Tuesday, December 17, 2013

Bank of America has most collegiate credit card agreements

Bank of America has more credit card agreements in place with colleges and universities across the country, according to data published Tuesday by the Consumer Financial Protection Bureau. But the number of collegiate affinity programs it runs has shrunk by nearly two-thirds over the past two years.

Through its FIA Card Services subsidiary, Bank of America had agreements with 224 schools and their related organizations, like alumni organizations, as of the end of last year. The Charlotte bank's programs had close to a million open accounts. Bank of America paid more than $35 million to schools to secure them last year.

Just two years ago, Bank of America had more than 600 programs. Spokeswoman Betty Reiss said the bank said the affinity programs remain important to the bank's credit card business, but said the bank has "deliberately pared it back to focus on key partners with growth opportunities." The amount it's paid colleges for the programs has also shrunk, from $62 million in 2009.

Bank of America's most lucrative contract, at nearly $3 million, went to the Penn State Alumni Association. The bank paid $1.25 million for a contract with UNC-Chapel Hill's alumni organization.

The second-biggest collegiate card issuer was Capital One, with 55 agreements but only 6,000 members. JPMorgan Chase had 15 agreements, but 83,000 open accounts.

The Consumer Financial Protection Bureau disclosed the agreements as it presses banks and other issuers to share more information about its agreements with different schools. The regulator wants to post the contracts online.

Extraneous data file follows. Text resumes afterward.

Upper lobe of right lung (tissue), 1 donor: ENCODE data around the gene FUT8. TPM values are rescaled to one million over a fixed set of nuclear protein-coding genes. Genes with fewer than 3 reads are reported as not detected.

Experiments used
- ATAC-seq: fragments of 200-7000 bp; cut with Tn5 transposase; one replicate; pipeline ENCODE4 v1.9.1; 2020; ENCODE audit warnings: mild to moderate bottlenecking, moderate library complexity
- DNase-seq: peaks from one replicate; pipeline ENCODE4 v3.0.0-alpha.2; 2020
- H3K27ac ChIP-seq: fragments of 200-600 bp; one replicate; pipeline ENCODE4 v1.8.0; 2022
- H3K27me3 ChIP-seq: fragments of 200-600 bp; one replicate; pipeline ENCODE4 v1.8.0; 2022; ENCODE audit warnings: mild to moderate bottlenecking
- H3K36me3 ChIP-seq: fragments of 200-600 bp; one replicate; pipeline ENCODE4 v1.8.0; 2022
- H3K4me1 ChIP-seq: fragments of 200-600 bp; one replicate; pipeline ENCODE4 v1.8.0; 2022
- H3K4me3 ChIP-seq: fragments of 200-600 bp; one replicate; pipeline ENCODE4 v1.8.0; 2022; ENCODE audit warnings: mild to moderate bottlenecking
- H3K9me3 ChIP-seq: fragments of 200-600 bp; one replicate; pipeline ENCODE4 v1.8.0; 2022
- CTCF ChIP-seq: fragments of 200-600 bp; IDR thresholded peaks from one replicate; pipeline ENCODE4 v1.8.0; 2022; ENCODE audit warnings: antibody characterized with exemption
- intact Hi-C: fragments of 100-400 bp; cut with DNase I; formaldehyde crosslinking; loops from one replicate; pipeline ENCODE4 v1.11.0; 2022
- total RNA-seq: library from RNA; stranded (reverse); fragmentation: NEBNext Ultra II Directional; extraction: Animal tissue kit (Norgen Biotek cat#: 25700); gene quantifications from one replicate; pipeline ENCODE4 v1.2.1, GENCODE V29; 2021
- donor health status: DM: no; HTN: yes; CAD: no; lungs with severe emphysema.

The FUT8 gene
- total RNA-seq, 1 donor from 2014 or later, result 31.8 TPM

“Students and their families should know if their school, whether well-intentioned or not, is being compensated to encourage students to use a specific account or card product,” director Richard Cordray said in a statement. “When financial institutions secretly give kickbacks to schools, they are engaging in risky practices.”

As part of a major regulatory overhaul aimed at protecting consumers from credit card abusers, banks are now required to disclose what agreements it has in place with schools. Some credit card issuers had been accused of using misleading tactics to get young people signed up for high-interest cards.

Bank of America pointed out that since its affinity program cards are marketed to alumni associations, the vast majority of customers are non-students. Reiss said the bank hasn't marketed credit cards on campuses in several years.

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Garth Vader said...

Another story of BoA's criminality, dutifully ignored by the Observers' Bobbsey Twins:

Why Obama's Home Affordable Modification Program Failed (Spoiler Alert: Thank Bank Of America et al)


Bank of America stands out in a program that lawmakers and former Federal Deposit Insurance Corp. Chairman Sheila Bair have called a failure, leaving many homeowners worse off. The second-largest U.S. lender canceled more trial modifications than any mortgage firm and sent the highest percentage of rejected customers into foreclosure, Treasury data show.

To help run its modification program, Bank of America relied on managers who had worked at Countrywide Financial Corp., the subprime lender it took over in 2008. Those executives created and enforced quotas for resolving complaints, according to the former employees. Among them was Rebecca Mairone, found liable by a federal jury in October for defrauding government-backed housing companies Fannie Mae and Freddie Mac while working at Countrywide.

Urban Lending staff, struggling to meet those quotas, resorted to falsifying records and improperly purging complaints, the people said. They sent letters containing inaccurate statements on Office of the CEO and President stationery to lawmakers and U.S. agency officials who sought assistance on behalf of borrowers, the former employees said.